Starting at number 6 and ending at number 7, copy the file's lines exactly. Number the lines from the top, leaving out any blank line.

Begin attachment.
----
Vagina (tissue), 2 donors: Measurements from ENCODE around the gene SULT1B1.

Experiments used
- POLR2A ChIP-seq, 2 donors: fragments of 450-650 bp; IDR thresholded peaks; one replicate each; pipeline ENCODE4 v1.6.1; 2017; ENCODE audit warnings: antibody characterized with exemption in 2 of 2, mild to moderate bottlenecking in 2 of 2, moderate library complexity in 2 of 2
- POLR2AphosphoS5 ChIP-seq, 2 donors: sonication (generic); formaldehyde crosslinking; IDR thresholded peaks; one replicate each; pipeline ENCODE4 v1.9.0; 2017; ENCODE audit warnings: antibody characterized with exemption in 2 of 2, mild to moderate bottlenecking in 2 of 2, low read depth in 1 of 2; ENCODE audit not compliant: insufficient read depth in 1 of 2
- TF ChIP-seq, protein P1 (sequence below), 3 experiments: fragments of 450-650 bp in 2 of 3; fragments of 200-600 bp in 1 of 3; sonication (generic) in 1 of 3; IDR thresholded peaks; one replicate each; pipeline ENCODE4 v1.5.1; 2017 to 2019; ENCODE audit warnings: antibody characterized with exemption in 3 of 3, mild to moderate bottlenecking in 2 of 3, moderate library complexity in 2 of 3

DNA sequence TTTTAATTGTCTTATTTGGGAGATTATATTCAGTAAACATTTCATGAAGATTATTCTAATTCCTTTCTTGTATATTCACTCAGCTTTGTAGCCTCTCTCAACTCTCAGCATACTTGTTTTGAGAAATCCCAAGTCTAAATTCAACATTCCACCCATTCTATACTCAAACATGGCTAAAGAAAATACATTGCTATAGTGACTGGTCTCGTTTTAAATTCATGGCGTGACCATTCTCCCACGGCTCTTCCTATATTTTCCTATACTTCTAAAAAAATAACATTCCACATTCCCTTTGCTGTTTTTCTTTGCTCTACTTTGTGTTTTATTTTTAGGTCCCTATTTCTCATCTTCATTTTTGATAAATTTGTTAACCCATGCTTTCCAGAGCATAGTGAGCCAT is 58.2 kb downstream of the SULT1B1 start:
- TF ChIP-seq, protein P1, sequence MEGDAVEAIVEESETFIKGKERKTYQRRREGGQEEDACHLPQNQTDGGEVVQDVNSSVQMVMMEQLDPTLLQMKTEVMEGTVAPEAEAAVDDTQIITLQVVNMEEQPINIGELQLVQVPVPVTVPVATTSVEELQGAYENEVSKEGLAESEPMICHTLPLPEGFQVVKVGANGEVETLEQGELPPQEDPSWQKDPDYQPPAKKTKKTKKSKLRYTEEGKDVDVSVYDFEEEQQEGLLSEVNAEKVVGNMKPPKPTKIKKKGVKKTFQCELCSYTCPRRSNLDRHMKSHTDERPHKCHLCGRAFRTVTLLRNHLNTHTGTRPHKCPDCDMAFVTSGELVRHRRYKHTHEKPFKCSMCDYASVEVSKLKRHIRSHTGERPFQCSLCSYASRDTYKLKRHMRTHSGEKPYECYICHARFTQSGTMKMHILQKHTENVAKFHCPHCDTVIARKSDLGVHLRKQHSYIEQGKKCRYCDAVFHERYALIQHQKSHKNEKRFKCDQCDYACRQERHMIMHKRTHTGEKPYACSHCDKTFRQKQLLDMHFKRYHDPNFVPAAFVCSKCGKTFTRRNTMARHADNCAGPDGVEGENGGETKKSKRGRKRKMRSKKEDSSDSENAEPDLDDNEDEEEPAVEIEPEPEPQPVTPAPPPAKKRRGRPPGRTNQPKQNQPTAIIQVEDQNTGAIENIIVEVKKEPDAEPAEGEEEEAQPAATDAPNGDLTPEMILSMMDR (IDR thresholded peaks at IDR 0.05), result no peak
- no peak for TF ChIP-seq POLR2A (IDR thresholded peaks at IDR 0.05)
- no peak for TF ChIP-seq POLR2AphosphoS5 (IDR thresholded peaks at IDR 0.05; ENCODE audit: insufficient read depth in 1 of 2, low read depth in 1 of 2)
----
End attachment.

DNA sequence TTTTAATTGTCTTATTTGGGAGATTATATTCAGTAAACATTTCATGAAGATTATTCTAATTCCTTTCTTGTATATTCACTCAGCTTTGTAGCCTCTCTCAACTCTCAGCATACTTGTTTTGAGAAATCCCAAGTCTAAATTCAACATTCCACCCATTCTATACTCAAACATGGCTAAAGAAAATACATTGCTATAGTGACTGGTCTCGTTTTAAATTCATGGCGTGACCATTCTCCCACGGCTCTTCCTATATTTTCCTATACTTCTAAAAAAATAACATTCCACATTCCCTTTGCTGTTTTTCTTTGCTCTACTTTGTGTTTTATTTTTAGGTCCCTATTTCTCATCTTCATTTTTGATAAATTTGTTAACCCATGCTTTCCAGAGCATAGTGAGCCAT is 58.2 kb downstream of the SULT1B1 start:
- TF ChIP-seq, protein P1, sequence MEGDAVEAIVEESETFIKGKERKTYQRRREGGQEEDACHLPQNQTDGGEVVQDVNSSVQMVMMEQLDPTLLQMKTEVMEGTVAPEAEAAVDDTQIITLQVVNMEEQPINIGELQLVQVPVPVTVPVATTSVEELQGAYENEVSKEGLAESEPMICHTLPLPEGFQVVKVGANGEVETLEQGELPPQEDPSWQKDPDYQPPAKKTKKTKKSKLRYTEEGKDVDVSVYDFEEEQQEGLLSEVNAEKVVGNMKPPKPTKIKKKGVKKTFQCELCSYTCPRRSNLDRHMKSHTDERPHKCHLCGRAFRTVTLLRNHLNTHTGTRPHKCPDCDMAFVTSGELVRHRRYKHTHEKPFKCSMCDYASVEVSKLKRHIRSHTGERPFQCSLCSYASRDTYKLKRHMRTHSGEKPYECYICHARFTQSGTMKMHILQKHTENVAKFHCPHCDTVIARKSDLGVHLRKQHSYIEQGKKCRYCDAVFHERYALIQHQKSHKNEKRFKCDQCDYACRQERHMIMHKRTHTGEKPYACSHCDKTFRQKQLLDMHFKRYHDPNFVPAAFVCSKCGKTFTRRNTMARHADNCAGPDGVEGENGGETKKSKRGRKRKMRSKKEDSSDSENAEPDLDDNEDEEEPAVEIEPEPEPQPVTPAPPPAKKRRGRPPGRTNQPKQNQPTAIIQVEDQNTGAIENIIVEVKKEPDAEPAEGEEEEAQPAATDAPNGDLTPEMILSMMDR (IDR thresholded peaks at IDR 0.05), result no peak